• Literary but literal | Willis Barnstone brings the eyes of a scholar and the heart of a poet to ancient religious texts (Chicago Tribune)
  • Devil incarnate | Reviewing Glen Duncan's "I, Lucifer" (Times Leader, Wilkes-Barre, Pa.)
  • Book club bullies | Fundamentalists want to intimidate into silence all those who don't share their interpretation of a text (Giles Fraser, The Guardian, London)
  • ECPA announces Gold Medallion Winners at its 27th anniversary banquet | Full list of book awards (Press release, ECPA)


  • Spirituality taking root in health care settings | While critics say it's an attempt to promote religion in a setting where it doesn't belong, supporters contend that spiritual care can be helpful if it is used the right way (Associated Press)
  • Diets of milk and honey | New wave of diets offer faith-based advice (The Daily Camera, Boulder, Co.)


  • Nun settles sexual abuse allegations | A woman who was abused by a Catholic nun 50 years ago at a boarding school will receive about $120,000 in a settlement, as well as an apology from the nun (Associated Press)
  • Victims of sex abuse leaflet churches | Forty-six-year-old Carlos Lopez has talked about the clergy sex abuse scandal countless times with other lifelong Catholics. But before Sunday, he had never discussed the controversy with an abuse victim (Los Angeles Times)
  • Foster parents charged with abuse, neglect | A little more than a year after Tom and Debbie Schmitz were profiled in heartwarming news stories as religious, caring foster parents, 18 children have been removed from their home amid charges of abuse and neglect (Associated Press)
  • Samoa considers deporting priests | Samoan authorities will decide within 48 hours whether to deport two more Salesian priests to Australia following the deportation last week of convicted pedophile Father Frank Klep (The Age, Melbourne, Australia)
  • Church leader: Abuse case being used to attack her | The leader of the Remnant Fellowship Church says her critics and police are using a child abuse investigation into an 8-year-old's death to bring down her ministry (Associated Press)


  • Chicago priest foils theft, tackles suspect | Recalling his 20 years playing rugby, a Little Village priest Wednesday chased down a man who allegedly tried to rob the church's donation box and held him until police arrived (Chicago Tribune)
Article continues below
  • Also: Priest beats up would-be robbers | A tough Chicago priest foiled two would-be robbers who tried to steal money from the church collection box, keeping one of them in a headlock until the cops came (Fox News)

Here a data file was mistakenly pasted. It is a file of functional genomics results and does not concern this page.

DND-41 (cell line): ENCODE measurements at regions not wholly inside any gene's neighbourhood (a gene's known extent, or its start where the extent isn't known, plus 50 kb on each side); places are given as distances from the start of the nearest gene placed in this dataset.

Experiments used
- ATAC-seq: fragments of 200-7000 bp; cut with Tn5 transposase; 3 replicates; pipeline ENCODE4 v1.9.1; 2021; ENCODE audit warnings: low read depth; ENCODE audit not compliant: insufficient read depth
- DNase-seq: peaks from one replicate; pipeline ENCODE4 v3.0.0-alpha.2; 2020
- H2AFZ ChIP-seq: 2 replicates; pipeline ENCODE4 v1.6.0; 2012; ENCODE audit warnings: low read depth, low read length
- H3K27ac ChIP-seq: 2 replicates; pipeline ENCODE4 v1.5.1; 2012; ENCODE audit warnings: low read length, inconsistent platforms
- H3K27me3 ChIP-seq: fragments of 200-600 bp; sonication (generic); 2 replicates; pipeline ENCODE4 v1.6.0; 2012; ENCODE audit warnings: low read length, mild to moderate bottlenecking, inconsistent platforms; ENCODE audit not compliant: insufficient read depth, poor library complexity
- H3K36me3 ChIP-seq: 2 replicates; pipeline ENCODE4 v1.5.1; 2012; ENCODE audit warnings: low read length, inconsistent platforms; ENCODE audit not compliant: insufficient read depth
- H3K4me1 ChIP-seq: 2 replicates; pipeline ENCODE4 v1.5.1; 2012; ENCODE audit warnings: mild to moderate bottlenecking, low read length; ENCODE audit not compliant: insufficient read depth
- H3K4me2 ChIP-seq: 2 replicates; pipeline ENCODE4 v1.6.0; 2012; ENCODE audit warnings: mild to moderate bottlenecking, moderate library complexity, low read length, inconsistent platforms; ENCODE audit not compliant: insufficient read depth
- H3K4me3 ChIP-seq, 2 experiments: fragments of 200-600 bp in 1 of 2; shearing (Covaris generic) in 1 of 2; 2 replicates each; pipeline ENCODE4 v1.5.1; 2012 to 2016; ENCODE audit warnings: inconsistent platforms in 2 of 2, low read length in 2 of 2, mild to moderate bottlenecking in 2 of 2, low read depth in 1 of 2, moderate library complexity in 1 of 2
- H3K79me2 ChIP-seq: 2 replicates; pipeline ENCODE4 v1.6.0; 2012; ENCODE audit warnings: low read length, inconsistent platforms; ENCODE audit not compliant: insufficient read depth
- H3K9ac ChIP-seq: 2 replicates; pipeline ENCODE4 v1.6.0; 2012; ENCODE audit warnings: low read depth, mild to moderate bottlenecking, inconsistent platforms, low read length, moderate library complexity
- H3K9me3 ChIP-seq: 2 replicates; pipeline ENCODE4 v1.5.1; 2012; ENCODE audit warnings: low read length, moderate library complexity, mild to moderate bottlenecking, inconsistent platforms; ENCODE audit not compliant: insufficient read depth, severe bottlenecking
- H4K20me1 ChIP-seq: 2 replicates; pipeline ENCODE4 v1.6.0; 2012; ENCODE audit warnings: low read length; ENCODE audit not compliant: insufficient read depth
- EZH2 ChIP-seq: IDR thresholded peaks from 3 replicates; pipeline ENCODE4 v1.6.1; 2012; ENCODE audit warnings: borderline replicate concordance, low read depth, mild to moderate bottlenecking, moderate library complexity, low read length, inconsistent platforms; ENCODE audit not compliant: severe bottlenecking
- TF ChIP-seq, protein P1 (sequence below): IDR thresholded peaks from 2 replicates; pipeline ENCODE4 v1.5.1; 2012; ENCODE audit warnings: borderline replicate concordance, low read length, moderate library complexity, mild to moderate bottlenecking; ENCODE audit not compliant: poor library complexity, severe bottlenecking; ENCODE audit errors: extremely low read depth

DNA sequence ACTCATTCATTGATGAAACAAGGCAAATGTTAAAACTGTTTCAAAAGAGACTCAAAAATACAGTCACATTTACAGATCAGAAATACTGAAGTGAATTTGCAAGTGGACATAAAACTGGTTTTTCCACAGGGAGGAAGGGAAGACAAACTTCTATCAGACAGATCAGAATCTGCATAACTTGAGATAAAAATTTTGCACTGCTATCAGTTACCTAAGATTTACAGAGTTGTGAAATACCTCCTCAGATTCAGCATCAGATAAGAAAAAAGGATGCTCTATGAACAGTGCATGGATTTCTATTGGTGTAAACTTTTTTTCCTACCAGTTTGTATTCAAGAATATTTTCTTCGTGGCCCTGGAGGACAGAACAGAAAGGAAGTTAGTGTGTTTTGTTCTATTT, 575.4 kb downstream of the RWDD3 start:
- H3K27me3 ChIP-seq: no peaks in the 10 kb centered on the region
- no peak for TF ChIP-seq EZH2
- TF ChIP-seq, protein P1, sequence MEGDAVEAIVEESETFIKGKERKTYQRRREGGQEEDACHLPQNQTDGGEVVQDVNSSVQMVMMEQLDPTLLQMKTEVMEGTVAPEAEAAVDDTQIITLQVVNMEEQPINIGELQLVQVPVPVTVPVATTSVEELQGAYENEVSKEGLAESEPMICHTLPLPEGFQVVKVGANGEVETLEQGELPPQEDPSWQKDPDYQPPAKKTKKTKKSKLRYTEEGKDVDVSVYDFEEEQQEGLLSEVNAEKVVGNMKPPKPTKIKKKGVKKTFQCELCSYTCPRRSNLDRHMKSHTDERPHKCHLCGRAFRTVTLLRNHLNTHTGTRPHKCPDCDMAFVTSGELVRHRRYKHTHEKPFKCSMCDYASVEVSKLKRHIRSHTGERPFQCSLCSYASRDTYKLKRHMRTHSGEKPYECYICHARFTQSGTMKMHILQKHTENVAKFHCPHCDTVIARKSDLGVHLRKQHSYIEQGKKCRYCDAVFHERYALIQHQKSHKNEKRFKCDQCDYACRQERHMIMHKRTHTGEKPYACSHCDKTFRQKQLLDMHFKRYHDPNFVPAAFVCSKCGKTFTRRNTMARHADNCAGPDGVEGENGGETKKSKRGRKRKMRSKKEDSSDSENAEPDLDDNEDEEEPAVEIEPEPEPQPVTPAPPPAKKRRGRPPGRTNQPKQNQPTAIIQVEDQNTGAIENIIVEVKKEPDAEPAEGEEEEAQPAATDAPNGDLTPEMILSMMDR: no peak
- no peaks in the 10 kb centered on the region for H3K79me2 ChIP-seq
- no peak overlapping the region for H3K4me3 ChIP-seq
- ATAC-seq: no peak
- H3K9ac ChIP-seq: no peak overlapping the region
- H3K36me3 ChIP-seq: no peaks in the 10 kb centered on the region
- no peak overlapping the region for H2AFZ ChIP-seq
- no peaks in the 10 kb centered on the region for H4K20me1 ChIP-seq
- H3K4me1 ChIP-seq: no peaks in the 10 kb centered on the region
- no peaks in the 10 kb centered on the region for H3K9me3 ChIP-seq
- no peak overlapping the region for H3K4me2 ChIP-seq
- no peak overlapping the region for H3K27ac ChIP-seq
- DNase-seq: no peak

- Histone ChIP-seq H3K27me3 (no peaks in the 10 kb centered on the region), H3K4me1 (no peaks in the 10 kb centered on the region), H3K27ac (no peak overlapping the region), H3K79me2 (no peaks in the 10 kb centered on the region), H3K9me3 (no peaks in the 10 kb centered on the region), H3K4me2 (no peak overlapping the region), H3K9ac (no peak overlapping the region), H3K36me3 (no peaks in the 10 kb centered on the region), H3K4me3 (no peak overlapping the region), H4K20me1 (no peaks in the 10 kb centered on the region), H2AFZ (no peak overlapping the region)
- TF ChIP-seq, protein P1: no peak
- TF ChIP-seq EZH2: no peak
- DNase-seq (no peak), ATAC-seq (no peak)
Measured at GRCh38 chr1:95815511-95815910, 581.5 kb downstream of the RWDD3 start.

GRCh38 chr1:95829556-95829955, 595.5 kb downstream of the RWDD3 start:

• Murders haunt killer's pastor | Anniversary of children's murders stirs sadness, anger at church (Eagle-Tribune, Lawrence, Mass.)
  • Priest faces multiple-murder raps | A Roman Catholic priest in a southern Philippine diocese has reportedly been slapped with charges of multiple murder in connection with the death of four people last month (Today, ABS-CBN, Philippines)
  • Paroled killer lives to serve | 'God had mercy on me,' ex-inmate Charlie Young says (The Atlanta Journal-Constitution)
  • Focus on Family finds Son of Sam | It's a shame that David "Son of Sam" Berkowitz couldn't find Jesus before a dog ordered him to murder six people in cold blood three decades ago (David Harsanyi, Denver Post)
  • Mormon official arrested | The president of the Church of Jesus Christ of Latter-day Saints, Butte Stake, was arrested this week in Boise after allegedly soliciting sex with a minor over the Internet (The Montana Standard)
  • Amish brothers who fled are arrested | When leaders in southwestern Wisconsin's Amish community heard allegations months ago about the sexual assaults, they had their own way of handling things (Minneapolis Star-Tribune)

Christian school accuse of voucher fraud:

  • Florida school accused of voucher fraud | Faith Christian Academy took state voucher money for 23 disabled children who did not attend classes, leading to the arrest of seven people, including the school's director and five of her relatives, authorities said Tuesday (Associated Press)
  • Christian school accused in $200K scam | State officials sent more than $200,000 in education vouchers and federal lunch reimbursement checks to a sham Christian day school headed by a "principal" with three bad check arrests and a series of civil suits, according to a criminal complaint filed by the State Attorney's Office (The News Chief, Winter Haven, Fla.)


  • State high court nullifies vouchers | The Colorado Supreme Court on Monday ruled that the state's voucher program unconstitutionally strips school boards of local control (The Denver Post)
  • Colo. court rules against school vouchers | The Colorado Supreme Court ruled Monday that the state's school voucher program is unconstitutional because it strips local school boards of control over education (Associated Press)